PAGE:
Challenges

When dementia strikes at a relatively young age it is associated with specific and particularly severe problems for patients, family carers, and healthcare professionals.

Impact on patient and family

YOD has a profound impact on marital and other social relationships, often involving children. Typically it leads to premature retirement and reduced family income. Since people with YOD may be engaged in work, voluntary activities and planning their lives, issues regarding insurances, loans and legal capacity need to be dealt with. Due to better general health and fewer physical co-morbid conditions, people with YOD spend more years living with the disease than do individuals with dementia of late onset. Therefore care and supervision may be required for a longer period of time and cost of illness is likely to be higher.

Diagnosis may be difficult

The spectrum of causes of YOD includes diseases which affect the frontal lobes of the brain (Frontotemporal degenerations). These diseases are associated with profound alterations of personality and social conduct which put a heavy strain on carers. Moreover, impairment of language or vision and not decline of memory may be the most prominent features YOD. As a consequence, obtaining a timely and accurate diagnosis may be especially difficult. The range of underlying causes also includes neurological disorders which lead to movement abnormalities and may require specific treatment and care. Furthermore, genetic causes play a much greater role in YOD than in dementia of late onset. Therefore, genetic counselling and genetic testing are important issues which require involvement of specialists.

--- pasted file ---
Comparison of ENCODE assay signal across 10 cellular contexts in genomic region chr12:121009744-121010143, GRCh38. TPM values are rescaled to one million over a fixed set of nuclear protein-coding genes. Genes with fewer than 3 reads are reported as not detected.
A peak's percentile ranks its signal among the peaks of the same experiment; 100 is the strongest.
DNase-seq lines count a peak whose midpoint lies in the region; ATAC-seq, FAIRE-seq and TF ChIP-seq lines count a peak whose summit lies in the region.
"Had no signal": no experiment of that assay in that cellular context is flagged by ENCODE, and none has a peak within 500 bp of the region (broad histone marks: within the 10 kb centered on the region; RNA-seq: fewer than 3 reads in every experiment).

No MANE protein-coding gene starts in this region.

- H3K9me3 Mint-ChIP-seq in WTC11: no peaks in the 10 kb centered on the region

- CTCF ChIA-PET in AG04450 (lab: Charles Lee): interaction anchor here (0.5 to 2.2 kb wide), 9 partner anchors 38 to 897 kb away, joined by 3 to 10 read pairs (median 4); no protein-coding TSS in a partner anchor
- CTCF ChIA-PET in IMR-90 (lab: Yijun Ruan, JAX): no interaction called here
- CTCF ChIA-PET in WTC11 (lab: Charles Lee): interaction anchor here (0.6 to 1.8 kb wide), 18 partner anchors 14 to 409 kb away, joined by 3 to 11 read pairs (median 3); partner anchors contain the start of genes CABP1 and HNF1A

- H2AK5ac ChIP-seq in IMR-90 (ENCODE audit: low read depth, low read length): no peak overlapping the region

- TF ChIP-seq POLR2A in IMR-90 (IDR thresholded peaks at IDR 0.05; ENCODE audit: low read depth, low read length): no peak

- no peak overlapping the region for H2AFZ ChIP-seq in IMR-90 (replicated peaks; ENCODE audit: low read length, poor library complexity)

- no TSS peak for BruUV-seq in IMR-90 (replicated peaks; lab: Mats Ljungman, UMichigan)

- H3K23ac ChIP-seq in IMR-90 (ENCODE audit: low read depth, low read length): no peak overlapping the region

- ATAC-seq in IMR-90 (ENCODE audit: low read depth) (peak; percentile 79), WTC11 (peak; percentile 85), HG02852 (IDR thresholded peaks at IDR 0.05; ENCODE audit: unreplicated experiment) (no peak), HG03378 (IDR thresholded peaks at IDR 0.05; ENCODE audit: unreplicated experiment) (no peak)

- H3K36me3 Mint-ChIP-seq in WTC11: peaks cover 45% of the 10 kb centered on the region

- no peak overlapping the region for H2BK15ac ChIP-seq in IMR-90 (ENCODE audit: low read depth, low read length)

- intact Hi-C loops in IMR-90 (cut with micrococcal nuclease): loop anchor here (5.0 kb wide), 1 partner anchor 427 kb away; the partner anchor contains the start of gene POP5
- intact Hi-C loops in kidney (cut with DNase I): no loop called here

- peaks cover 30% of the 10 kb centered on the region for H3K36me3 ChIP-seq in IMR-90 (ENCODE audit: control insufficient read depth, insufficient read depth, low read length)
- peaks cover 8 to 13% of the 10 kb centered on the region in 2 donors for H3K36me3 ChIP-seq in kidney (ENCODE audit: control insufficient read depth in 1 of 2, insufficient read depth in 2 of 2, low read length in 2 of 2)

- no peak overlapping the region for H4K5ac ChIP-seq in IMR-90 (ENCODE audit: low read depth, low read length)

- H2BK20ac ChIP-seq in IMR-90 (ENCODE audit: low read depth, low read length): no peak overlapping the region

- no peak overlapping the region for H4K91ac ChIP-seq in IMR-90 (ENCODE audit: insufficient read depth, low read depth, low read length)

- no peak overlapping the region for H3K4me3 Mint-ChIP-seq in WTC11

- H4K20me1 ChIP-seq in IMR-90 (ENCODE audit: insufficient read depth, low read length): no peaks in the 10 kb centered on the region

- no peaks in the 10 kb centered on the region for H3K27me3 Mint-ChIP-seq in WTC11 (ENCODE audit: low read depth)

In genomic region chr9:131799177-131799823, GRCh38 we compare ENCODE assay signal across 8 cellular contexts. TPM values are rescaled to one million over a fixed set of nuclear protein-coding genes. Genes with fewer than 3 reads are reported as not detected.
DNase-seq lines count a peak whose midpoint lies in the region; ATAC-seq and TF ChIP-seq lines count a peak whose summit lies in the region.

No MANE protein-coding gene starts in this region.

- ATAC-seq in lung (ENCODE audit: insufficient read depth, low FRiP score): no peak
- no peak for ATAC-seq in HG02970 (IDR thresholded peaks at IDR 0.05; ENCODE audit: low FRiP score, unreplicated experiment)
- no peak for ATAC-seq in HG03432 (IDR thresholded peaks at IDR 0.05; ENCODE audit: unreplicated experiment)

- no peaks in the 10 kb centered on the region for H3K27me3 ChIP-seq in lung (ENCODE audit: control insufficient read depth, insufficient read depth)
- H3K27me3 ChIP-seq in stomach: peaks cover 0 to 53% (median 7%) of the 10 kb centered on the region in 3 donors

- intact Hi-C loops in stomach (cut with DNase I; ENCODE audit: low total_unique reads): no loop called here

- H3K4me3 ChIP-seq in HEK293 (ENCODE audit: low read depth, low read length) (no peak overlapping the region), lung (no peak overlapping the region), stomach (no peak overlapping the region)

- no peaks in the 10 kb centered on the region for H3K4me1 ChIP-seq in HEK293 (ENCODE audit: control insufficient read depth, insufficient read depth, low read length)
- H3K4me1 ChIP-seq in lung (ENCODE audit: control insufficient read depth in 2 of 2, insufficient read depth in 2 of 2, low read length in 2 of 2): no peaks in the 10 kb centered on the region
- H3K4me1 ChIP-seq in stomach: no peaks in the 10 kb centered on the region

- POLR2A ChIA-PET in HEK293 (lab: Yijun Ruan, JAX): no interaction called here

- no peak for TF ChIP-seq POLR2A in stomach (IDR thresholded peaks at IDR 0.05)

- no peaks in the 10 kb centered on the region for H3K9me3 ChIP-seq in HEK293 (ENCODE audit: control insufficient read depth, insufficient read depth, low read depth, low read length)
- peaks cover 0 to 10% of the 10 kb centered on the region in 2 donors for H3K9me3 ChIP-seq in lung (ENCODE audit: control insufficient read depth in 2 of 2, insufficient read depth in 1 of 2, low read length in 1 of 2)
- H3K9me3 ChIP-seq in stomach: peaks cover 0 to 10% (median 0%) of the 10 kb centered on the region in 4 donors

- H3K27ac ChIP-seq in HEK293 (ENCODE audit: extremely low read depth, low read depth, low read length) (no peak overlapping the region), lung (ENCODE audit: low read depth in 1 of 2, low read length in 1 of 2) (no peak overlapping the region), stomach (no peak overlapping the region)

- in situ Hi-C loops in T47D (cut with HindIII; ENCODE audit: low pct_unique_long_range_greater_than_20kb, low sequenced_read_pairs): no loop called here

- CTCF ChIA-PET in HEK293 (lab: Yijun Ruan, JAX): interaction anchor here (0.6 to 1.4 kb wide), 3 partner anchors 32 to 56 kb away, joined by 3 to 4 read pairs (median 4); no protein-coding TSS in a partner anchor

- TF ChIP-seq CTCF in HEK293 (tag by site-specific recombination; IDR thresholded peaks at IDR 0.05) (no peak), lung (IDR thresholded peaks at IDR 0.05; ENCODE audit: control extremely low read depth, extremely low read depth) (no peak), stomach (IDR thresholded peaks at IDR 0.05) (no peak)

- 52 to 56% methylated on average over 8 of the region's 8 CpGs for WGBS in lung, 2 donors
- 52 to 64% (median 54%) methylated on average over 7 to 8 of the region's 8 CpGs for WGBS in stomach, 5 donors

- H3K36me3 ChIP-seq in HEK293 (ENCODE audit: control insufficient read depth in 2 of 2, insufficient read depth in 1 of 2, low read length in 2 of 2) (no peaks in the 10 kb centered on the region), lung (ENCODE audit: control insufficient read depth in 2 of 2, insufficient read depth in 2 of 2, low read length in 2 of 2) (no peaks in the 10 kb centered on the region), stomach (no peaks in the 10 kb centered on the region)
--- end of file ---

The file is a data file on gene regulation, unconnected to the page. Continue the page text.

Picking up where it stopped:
Lack of specific support and services

Existing health and social care structures including day centres and special dementia units do not meet the needs of this patient group in any country. Particularly, day centres and special dementia care units in nursing homes which have been designed for the elderly are inappropriate for younger individuals. Specific services for people with YOD such as peer groups, educational courses or guided leisure activities have only recently been implemented. Also, cognitive, physical and behavioural training programs remain an exception. Specific pharmacological treatment is currently unavailable for most people with YOD. Therefore, counselling and support of family and other carers are of outstanding importance.